For a few minutes I lay still, practicing something halfway between biofeedback and Zen, and gradually the timpani in my chest slowed and settled. Just as well: I had a sneaking feeling that I knew what had been in that med-patch, and the last thing I wanted was for someone to decide I needed another--not now, when I had so much thinking to do.

Actually I did feel a little better after my nap, strong enough to make it to the tiny bathroom under my own power--though in retrospect, maybe I should have rung for a pan. By the time I returned to my bed I was breathing hard, which hurt terribly, and lightheaded almost to the point of passing out. You won't be hitting home runs anytime soon, bud, I thought ruefully, as I lay shivering. And: I'm sure glad Mom isn't here to see me like this. Though she might well have sympathized: she was rescued from her Hellhole with a set of cracked ribs.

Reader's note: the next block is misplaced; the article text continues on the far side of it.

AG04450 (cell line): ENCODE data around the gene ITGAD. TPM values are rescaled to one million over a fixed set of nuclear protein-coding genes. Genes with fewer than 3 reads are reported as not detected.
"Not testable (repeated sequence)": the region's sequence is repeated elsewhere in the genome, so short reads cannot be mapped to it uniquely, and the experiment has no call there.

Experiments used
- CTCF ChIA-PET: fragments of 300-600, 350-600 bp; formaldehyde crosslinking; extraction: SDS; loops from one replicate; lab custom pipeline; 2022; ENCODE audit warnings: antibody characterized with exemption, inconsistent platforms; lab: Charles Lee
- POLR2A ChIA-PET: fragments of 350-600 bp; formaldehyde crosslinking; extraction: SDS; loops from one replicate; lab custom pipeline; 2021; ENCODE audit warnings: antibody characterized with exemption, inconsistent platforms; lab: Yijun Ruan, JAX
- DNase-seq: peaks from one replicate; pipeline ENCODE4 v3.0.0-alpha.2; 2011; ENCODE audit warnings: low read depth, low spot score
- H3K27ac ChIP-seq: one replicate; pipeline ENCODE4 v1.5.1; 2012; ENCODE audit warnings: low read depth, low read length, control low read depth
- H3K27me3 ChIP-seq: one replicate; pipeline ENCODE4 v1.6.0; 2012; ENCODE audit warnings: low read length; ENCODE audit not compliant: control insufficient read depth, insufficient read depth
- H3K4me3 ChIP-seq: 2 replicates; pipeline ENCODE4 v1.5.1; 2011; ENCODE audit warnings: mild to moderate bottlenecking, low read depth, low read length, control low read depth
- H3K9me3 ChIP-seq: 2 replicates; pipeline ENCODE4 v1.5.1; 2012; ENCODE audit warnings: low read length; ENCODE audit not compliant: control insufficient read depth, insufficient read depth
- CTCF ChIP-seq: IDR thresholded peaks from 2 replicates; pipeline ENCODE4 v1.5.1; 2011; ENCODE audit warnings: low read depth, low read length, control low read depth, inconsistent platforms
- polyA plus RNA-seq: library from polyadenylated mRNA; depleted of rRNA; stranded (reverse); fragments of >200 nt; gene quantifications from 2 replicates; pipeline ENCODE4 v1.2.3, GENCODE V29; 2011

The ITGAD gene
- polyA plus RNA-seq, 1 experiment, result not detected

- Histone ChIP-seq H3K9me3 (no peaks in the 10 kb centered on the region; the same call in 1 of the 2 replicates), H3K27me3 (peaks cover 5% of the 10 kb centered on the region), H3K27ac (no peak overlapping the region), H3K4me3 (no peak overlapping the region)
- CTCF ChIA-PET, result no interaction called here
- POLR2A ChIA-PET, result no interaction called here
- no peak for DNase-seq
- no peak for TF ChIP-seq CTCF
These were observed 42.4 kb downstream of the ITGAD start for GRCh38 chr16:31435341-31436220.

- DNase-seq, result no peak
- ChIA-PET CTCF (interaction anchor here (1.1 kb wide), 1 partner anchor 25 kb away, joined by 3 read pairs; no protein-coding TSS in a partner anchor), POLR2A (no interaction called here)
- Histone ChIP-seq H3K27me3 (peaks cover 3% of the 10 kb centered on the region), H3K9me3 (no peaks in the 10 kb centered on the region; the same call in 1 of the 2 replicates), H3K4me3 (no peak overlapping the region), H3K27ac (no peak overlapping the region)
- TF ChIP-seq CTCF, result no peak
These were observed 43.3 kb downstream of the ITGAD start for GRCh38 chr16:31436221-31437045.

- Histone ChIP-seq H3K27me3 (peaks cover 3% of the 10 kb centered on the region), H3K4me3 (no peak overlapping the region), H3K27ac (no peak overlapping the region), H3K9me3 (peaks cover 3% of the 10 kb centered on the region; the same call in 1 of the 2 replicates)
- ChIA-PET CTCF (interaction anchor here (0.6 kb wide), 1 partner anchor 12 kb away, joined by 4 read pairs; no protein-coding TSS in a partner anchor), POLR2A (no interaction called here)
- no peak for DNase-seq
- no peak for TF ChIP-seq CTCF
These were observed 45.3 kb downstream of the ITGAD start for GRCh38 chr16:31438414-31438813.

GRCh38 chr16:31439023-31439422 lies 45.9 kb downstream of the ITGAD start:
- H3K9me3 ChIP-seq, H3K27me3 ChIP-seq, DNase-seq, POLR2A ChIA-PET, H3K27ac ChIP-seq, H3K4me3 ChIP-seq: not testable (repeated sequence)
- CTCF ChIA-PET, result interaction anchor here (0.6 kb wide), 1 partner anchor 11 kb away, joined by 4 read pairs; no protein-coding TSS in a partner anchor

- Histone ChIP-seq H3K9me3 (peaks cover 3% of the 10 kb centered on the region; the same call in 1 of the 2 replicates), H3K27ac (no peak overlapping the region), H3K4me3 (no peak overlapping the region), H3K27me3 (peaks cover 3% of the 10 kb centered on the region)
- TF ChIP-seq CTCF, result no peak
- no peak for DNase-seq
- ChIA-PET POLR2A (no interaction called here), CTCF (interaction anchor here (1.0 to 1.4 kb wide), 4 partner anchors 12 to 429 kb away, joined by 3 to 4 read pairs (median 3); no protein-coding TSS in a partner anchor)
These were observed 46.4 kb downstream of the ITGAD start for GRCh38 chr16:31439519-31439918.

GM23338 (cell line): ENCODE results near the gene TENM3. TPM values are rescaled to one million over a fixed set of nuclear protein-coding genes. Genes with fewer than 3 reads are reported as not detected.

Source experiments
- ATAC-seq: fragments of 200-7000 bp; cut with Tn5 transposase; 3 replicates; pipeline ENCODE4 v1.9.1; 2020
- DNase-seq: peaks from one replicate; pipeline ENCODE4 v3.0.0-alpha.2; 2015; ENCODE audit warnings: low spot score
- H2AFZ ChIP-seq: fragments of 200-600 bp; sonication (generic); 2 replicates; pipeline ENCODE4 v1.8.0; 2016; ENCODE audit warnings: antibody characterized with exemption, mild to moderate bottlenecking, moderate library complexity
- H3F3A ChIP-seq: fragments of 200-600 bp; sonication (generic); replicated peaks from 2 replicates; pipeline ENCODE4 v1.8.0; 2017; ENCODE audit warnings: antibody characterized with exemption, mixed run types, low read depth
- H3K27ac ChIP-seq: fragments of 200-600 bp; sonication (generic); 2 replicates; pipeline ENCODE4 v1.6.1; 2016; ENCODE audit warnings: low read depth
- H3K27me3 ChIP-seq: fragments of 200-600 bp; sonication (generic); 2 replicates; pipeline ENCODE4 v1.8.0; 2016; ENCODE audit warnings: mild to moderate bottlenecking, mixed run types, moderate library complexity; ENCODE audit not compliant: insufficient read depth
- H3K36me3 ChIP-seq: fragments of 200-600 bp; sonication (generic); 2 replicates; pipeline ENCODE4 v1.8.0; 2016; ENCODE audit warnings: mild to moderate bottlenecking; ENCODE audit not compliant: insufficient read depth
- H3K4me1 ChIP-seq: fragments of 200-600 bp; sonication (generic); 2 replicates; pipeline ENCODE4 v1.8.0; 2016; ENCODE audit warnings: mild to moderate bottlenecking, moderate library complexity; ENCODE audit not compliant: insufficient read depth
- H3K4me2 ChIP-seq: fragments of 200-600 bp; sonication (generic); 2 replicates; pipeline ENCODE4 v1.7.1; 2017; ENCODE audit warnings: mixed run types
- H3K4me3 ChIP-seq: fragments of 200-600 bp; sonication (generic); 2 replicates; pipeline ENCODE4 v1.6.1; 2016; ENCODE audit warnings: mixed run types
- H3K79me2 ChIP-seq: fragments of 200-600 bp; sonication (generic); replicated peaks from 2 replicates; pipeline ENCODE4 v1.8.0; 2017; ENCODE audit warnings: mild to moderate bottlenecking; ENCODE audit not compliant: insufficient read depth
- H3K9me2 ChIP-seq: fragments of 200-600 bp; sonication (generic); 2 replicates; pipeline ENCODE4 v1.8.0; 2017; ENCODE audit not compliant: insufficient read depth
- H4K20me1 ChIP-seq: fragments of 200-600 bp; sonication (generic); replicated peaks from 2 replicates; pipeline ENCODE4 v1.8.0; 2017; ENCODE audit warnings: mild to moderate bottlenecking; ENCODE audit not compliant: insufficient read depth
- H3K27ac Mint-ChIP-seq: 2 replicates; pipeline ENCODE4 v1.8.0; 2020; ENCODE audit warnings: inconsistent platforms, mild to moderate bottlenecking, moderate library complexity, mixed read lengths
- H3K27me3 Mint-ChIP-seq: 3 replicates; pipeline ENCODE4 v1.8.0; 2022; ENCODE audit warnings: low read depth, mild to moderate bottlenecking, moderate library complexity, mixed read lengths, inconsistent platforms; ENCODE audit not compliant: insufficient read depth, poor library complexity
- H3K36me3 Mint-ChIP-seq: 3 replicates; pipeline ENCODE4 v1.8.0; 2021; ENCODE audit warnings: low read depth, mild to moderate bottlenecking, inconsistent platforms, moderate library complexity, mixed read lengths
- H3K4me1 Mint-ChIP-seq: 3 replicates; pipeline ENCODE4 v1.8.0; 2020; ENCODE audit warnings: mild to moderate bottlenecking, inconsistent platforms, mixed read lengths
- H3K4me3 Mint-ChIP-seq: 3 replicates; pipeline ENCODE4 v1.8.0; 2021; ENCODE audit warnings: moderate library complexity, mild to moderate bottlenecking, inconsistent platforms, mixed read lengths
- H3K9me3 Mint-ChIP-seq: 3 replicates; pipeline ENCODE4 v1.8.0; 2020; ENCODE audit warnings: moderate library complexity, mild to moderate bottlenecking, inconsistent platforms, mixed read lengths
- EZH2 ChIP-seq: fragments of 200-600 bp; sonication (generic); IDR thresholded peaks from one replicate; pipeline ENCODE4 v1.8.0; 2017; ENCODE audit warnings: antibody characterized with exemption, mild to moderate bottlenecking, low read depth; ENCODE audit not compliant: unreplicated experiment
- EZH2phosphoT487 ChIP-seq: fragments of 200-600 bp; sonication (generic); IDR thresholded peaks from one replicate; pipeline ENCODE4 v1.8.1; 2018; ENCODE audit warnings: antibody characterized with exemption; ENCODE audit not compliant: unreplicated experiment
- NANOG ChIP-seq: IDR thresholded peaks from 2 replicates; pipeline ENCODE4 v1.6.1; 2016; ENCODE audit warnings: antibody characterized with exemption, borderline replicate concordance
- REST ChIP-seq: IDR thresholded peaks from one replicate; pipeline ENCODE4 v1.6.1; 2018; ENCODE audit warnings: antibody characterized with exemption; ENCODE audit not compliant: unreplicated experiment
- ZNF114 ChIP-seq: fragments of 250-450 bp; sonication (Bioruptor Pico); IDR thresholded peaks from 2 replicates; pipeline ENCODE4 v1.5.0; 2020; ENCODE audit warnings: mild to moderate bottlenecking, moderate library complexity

Finally--when my dizziness had passed--I swiveled the computer terminal around on its jointed arm and poked at its small keyboard. As during my time in protective custody, I had access to very little of the Center's computer; but at the moment I wanted nothing more than a link to the Discovery Valley public library, and that was readily available. Trying to type with my mittened hands was annoyingly difficult, but eventually I managed to call up two issues of a certain periodical, known for its unconventional point of view: Habitats Quarterly.

It was of course a perfectly legal and legitimate publication; many people subscribed to it for the fine holography of distant worlds, and with no thought of endorsing the editors' radical political agenda. Between its "pages" you would find no incitements to violence; just art and science, and some slightly overheated rhetoric. There was no reason in the world why Mayer shouldn't read it, and the fact that he had proved nothing, in and of itself. But combined with other recent events, it certainly looked suspicious--and all the more so when you considered the contents of the two issues on which he'd been so fixated: the very two I had just called up.